Nonprofit Testimonials

Take a look at what could be…these powerful examples are drawn from nonprofit websites:

Volunteer: The hours that I spend volunteering for HOM are the best part of my week. I always look forward to coming into the office and seeing other volunteers and the delightful staff, and I especially cherish the times when I go visit patients. I feel that discovering Hospice has been one of the greatest events in my life.

Donor: I had the opportunity to witness the growth and development of children in need when I volunteered at Berea Children’s Home and Family Services while in college. The children had experienced so much hurt from the past. This season, our families just really wanted to make a difference…so we all made gifts to BCHFS. [We] could not be more satisfied and confident knowing that our gifts positively impact children’s lives.

Client: I came into the hospital a very nervous hip replacement patient. I left confident and relaxed, comfortable with my ability to care for myself and my family…You cared for me intensely when I needed care, and let me care for myself when I was ready. What more could a rehabilitation patient ask for?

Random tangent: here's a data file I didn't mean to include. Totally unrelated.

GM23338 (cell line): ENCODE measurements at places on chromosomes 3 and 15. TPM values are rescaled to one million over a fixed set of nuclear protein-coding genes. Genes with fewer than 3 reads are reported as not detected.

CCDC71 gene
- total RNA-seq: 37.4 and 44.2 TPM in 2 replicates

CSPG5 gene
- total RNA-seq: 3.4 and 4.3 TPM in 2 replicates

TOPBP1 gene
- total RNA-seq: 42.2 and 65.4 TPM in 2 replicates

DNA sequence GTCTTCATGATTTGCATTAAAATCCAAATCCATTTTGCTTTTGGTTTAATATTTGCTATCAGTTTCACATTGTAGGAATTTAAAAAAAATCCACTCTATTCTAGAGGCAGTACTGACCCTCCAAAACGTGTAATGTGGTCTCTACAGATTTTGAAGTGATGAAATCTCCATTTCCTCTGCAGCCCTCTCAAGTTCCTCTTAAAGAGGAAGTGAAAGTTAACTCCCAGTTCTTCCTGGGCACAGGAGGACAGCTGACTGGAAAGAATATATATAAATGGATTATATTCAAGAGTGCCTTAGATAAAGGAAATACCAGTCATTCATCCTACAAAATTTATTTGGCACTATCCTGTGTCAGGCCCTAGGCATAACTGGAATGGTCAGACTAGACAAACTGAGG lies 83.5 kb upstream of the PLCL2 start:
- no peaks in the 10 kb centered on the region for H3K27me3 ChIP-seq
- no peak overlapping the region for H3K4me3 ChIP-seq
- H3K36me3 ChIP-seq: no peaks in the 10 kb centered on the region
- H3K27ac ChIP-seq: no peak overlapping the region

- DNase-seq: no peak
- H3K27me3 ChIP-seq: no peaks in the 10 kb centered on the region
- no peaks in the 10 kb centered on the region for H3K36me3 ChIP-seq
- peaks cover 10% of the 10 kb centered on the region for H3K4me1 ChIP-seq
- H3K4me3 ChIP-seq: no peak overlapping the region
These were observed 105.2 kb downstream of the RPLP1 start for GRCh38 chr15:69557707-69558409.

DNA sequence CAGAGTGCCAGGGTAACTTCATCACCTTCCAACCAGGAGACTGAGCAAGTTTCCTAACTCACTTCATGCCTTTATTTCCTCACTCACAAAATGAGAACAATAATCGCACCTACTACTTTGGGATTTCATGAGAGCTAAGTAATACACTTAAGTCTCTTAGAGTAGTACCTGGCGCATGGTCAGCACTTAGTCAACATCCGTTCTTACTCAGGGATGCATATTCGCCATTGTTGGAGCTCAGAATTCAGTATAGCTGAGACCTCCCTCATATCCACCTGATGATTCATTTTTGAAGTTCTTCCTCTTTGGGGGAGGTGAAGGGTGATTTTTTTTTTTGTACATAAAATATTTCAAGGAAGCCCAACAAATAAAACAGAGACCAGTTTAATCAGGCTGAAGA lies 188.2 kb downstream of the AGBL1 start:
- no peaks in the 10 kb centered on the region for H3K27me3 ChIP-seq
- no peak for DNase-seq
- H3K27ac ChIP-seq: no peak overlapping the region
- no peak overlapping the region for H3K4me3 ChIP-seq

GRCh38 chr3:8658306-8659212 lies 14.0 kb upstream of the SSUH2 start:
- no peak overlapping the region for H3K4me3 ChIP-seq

Add a name, title and employer name and testimonials power up:
It is always wonderful to see what we accomplish during our projects. We really feel like we make a difference by improving the land and beautifying the urban wilds,” said Matt Lynde, a Boston Cares project leader who works with EarthWorks Projects to spruce up and landscape wildlife sanctuaries in Boston.

Add a headshot, and the testimonial comes to life at its strongest. 

Nothing you or your colleagues say is as strong as the words of your supporters’ peers, friends or family.

Why Testimonials Work

For prospective clients, donors, partners and others, there’s nothing more valuable than hearing from peers on what their experiences have been with your organization and its programs and services. Testimonials carry more credibility than anything you could say yourself.  And, others speaking about your nonprofit may have glowing comments about your work that you would be embarrassed to share yourself.

Your prospect expects you to go on and on about the impact of your nonprofit or the importance of your new program. However, when you have someone who has experienced that benefit first hand, their comments are much more convincing and accepted!